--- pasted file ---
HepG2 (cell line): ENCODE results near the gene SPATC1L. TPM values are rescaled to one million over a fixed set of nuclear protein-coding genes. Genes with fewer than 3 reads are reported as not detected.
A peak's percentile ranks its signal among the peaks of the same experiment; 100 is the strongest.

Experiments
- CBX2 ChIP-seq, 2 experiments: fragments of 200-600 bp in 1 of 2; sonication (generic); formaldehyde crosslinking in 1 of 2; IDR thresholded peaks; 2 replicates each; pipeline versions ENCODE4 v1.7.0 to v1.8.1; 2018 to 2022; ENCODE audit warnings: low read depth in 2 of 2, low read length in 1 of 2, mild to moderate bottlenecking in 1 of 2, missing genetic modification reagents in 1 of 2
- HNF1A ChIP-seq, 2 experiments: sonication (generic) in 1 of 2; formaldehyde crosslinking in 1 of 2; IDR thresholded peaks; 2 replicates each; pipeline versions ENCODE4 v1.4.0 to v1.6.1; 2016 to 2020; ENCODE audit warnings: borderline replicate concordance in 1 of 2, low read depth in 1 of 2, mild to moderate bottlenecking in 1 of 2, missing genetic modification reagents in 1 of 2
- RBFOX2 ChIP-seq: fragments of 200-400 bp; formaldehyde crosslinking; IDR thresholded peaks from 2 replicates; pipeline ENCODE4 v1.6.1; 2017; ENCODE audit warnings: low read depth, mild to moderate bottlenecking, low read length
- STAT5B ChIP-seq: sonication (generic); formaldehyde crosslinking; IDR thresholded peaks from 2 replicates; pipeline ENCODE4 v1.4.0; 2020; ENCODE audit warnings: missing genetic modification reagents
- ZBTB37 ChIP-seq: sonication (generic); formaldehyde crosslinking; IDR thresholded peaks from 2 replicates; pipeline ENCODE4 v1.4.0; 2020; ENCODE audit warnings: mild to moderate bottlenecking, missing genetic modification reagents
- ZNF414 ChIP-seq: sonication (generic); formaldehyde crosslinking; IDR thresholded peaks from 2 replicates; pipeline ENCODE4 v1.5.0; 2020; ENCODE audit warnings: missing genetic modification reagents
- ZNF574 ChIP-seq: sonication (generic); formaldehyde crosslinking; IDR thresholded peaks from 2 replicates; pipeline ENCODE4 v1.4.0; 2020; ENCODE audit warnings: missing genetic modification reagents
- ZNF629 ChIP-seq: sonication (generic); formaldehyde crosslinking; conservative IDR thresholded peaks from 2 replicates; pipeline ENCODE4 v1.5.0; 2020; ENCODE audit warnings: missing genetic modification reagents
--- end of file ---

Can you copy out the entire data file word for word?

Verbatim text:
HepG2 (cell line): ENCODE results near the gene SPATC1L. TPM values are rescaled to one million over a fixed set of nuclear protein-coding genes. Genes with fewer than 3 reads are reported as not detected.
A peak's percentile ranks its signal among the peaks of the same experiment; 100 is the strongest.

Experiments
- CBX2 ChIP-seq, 2 experiments: fragments of 200-600 bp in 1 of 2; sonication (generic); formaldehyde crosslinking in 1 of 2; IDR thresholded peaks; 2 replicates each; pipeline versions ENCODE4 v1.7.0 to v1.8.1; 2018 to 2022; ENCODE audit warnings: low read depth in 2 of 2, low read length in 1 of 2, mild to moderate bottlenecking in 1 of 2, missing genetic modification reagents in 1 of 2
- HNF1A ChIP-seq, 2 experiments: sonication (generic) in 1 of 2; formaldehyde crosslinking in 1 of 2; IDR thresholded peaks; 2 replicates each; pipeline versions ENCODE4 v1.4.0 to v1.6.1; 2016 to 2020; ENCODE audit warnings: borderline replicate concordance in 1 of 2, low read depth in 1 of 2, mild to moderate bottlenecking in 1 of 2, missing genetic modification reagents in 1 of 2
- RBFOX2 ChIP-seq: fragments of 200-400 bp; formaldehyde crosslinking; IDR thresholded peaks from 2 replicates; pipeline ENCODE4 v1.6.1; 2017; ENCODE audit warnings: low read depth, mild to moderate bottlenecking, low read length
- STAT5B ChIP-seq: sonication (generic); formaldehyde crosslinking; IDR thresholded peaks from 2 replicates; pipeline ENCODE4 v1.4.0; 2020; ENCODE audit warnings: missing genetic modification reagents
- ZBTB37 ChIP-seq: sonication (generic); formaldehyde crosslinking; IDR thresholded peaks from 2 replicates; pipeline ENCODE4 v1.4.0; 2020; ENCODE audit warnings: mild to moderate bottlenecking, missing genetic modification reagents
- ZNF414 ChIP-seq: sonication (generic); formaldehyde crosslinking; IDR thresholded peaks from 2 replicates; pipeline ENCODE4 v1.5.0; 2020; ENCODE audit warnings: missing genetic modification reagents
- ZNF574 ChIP-seq: sonication (generic); formaldehyde crosslinking; IDR thresholded peaks from 2 replicates; pipeline ENCODE4 v1.4.0; 2020; ENCODE audit warnings: missing genetic modification reagents
- ZNF629 ChIP-seq: sonication (generic); formaldehyde crosslinking; conservative IDR thresholded peaks from 2 replicates; pipeline ENCODE4 v1.5.0; 2020; ENCODE audit warnings: missing genetic modification reagents